Although there was clear evidence that water was on the surface of Mars at the time, it was not known how this water disappeared and where it went. The answer to this mystery can be hidden in sandstorms.
The dust occupies an important place in Mars missions. NASA must understand how often the dust particles fill the atmosphere and how the astronauts will land down before the astronauts land on the planet.
The dust storm that occurred in Mars in the summer of 2018 closed the Sun for weeks and caused the Opportunity vehicle to remain out of service. At the same time, this sandstorm offered an unprecedented opportunity. On the surface of Mars, 8 spacecraft watched a sandstorm for the first time.
Scientists from all over the world are still looking at the data. However, the first reports show how huge sandstorms affect the planet’s antique water, wind, climate, and how it will affect future weather.
Sandstorms are quite common in Mars. Even the first sandstorm on the red planet was screened in 1971 with the Mariner 9 spacecraft. From that day on, the enormous sandstorms were observed twice in 1997, in 1982, 1994, 2001, 2007 and 2018.
Scientists have many proofs that there are rivers, lakes and even oceans billions of years ago. Drying river beds, ancient coastlines and the salty surface of the planet are the greatest evidence that there was once water on the planet. So, how and why did this water disappear? NASA’s Mars water expert Geronimo Villanueva thinks that global sandstorms can answer this question.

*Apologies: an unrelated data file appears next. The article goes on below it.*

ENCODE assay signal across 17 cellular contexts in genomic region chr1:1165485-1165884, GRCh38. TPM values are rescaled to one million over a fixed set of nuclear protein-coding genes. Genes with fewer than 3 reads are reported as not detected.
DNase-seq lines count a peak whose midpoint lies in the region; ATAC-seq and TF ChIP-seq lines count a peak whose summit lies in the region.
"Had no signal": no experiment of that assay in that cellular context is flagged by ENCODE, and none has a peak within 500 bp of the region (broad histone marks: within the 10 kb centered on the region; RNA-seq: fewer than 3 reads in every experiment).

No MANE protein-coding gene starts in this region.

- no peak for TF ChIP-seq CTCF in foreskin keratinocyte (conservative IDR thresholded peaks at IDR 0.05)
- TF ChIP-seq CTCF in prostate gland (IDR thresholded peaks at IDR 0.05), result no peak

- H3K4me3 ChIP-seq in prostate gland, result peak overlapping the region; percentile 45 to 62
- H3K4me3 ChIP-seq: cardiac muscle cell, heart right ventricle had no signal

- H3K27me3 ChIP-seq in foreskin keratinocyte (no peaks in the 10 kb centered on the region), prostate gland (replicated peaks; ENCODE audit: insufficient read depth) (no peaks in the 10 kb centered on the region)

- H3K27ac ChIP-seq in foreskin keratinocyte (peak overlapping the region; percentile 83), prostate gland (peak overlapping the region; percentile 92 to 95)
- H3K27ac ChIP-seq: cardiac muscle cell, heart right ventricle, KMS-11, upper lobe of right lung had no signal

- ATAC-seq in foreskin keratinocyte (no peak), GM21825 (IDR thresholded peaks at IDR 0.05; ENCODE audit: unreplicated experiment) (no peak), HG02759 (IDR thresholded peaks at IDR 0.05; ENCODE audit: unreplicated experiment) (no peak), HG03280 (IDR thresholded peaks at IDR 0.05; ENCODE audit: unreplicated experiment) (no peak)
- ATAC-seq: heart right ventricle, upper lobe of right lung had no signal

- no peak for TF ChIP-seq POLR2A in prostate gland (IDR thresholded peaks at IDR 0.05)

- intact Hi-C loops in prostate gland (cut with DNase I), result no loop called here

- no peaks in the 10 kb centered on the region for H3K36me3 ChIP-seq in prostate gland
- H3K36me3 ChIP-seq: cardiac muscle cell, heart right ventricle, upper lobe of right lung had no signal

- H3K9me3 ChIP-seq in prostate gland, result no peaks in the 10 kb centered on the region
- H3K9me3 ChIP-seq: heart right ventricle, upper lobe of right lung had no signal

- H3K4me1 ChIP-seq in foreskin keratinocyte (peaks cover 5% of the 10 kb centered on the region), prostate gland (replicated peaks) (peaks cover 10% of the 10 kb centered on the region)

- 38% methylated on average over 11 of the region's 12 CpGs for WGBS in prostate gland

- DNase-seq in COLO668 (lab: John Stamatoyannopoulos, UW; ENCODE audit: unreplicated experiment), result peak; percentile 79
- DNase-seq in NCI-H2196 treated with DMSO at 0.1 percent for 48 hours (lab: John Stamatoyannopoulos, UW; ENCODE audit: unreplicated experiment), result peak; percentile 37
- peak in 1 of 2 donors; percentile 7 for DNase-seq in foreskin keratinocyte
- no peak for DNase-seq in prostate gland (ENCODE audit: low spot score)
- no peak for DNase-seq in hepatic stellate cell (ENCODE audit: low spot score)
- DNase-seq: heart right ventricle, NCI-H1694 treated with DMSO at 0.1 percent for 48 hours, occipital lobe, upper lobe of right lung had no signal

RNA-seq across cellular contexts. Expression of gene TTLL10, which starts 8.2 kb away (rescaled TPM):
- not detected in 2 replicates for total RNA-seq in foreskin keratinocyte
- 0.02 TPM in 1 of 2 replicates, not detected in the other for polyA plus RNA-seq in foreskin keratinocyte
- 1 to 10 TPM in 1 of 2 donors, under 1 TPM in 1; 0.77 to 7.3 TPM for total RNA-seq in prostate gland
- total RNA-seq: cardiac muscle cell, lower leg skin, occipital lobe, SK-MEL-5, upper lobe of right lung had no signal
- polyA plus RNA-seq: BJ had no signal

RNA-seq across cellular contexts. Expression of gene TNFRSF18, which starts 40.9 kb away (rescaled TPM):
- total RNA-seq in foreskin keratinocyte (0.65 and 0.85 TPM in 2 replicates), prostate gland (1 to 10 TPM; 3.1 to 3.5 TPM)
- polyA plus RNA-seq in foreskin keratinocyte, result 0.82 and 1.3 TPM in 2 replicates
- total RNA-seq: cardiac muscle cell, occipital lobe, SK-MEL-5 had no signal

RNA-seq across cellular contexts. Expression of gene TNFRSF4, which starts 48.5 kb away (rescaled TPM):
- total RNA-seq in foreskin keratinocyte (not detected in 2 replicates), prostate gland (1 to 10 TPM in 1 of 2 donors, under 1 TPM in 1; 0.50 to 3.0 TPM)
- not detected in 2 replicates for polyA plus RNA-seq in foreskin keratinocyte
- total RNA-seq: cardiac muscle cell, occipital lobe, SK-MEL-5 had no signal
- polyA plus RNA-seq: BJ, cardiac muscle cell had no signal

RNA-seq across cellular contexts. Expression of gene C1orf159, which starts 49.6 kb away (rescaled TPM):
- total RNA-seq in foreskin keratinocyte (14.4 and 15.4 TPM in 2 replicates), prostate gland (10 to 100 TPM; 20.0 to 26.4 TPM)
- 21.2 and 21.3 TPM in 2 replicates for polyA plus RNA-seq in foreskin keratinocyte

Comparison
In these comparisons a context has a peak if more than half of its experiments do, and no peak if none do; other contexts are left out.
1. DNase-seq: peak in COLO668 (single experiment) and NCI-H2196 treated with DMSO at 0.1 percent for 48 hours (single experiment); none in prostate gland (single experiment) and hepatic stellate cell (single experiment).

Villanueva and her colleagues, ESA and Roscosmos, worked to prove that powerful global sandstorms have increased water vapor to higher altitudes (80 km) than should be. NASA’s Mars Reconnaissance Orbiter tool had observed a similar phenomenon in 2007 as well.
Global sandstorms interfered with the planet’s water cycle, preventing H2O from condensing and falling back into the surface. H2O, rain, and snow on the surface of the world fall back to the process may be the same billions of years ago was the same, Mars.
At high altitudes, where the Mars atmosphere is particularly rare, solar radiation can easily penetrate into water molecules and fly its components into space. Villanueva and her colleagues said in a review published in Nature on April 10th, they found evidence of rising water vapor using ExoMars Trace Gas Orbiter.
Wind hoses are a very common natural phenomenon on Mars and it is also very useful to remove dust accumulated in solar-powered space vehicles. One of NASA’s atmospheric scientists, Scott Guzewich, says understanding the impact of global sandstorms on wind hoses is crucial to future Mars missions.